Benefits, Drawbacks of Medicare Legislation for Beneficiaries, Other Groups Assessed
Under legislation (HR 1) passed last week to add a prescription drug benefit and make other changes to Medicare, beneficiaries, health providers, drug companies and insurers would face "pluses and minuses," but the "long-term impact probably won't be known for years," the Baltimore Sun reports (Hirschfeld Davis, Baltimore Sun, 11/27). While the "vast majority" of beneficiaries would likely receive some benefits when the drug program begins in 2006, the extent of those benefits would differ based on individuals' annual prescription drug spending, and many beneficiaries would continue to pay "substantial out-of-pocket" costs, the Washington Post reports (Walsh/Brubaker, Washington Post, 11/27). Beneficiaries with annual incomes of no more than $8,980 and assets of no more than $6,000 -- or $12,120 and assets of no more than $9,000 for a couple -- would generally "fare well under the plan," with no premiums or deductibles and copayments of $1 for generics and $3 for brand-name drugs, according to the Sun. Beneficiaries who are eligible for both Medicare and Medicaid -- who will be shifted to the Medicare program -- could experience higher out-of-pocket drug costs because some state Medicaid programs cover 100% of prescription costs, while the Medicare legislation would require copayments (Baltimore Sun, 11/27). Beneficiaries who do not qualify for Medicaid and have incomes of up to 135% of the federal poverty level would likely benefit most from the bill, Families USA Executive Director Ron Pollack said (Walsh/Brubaker, Washington Post, 11/27). According to the Sun, Medicare beneficiaries with health coverage sponsored by a former employer are "at greatest risk of seeing their health and drug benefits reduced or eliminated," with the Congressional Budget Office estimating that 3.8 million beneficiaries would lose retiree insurance benefits.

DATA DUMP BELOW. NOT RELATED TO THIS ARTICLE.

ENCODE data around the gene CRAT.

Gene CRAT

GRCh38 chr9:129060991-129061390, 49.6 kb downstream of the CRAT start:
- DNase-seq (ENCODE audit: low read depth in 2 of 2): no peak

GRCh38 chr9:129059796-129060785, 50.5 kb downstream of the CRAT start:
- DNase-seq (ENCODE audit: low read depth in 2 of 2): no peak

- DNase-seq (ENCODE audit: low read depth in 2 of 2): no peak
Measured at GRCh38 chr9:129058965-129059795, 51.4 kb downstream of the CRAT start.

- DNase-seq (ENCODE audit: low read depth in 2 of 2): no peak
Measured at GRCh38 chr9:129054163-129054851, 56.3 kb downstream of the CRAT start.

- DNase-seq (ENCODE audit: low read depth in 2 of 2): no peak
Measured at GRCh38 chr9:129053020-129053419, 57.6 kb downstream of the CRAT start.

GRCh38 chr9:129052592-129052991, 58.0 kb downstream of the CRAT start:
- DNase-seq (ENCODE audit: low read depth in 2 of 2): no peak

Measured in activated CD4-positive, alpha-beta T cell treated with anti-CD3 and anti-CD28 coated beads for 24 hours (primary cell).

The Medicare bill represents a "big victory" for pharmaceutical companies, which likely will see increased sales, the Sun reports. Pharmacy benefits managers could profit under the bill, but some may not find Medicare plans to be cost-effective. Private health plans stand to receive subsidies and higher reimbursement rates from Medicare, and the bill also would cancel a scheduled reimbursement cut to health providers. The Sun reports that Republicans "won a major domestic policy victory on an issue that has traditionally worked to Democrats' advantage," but the Republican party could face a "backlash" from beneficiaries who are unhappy with the new plan. And while Democrats "lost a rare battle on the health care front," they could benefit if beneficiaries "sour on the plan," according to the Sun (Baltimore Sun, 11/27).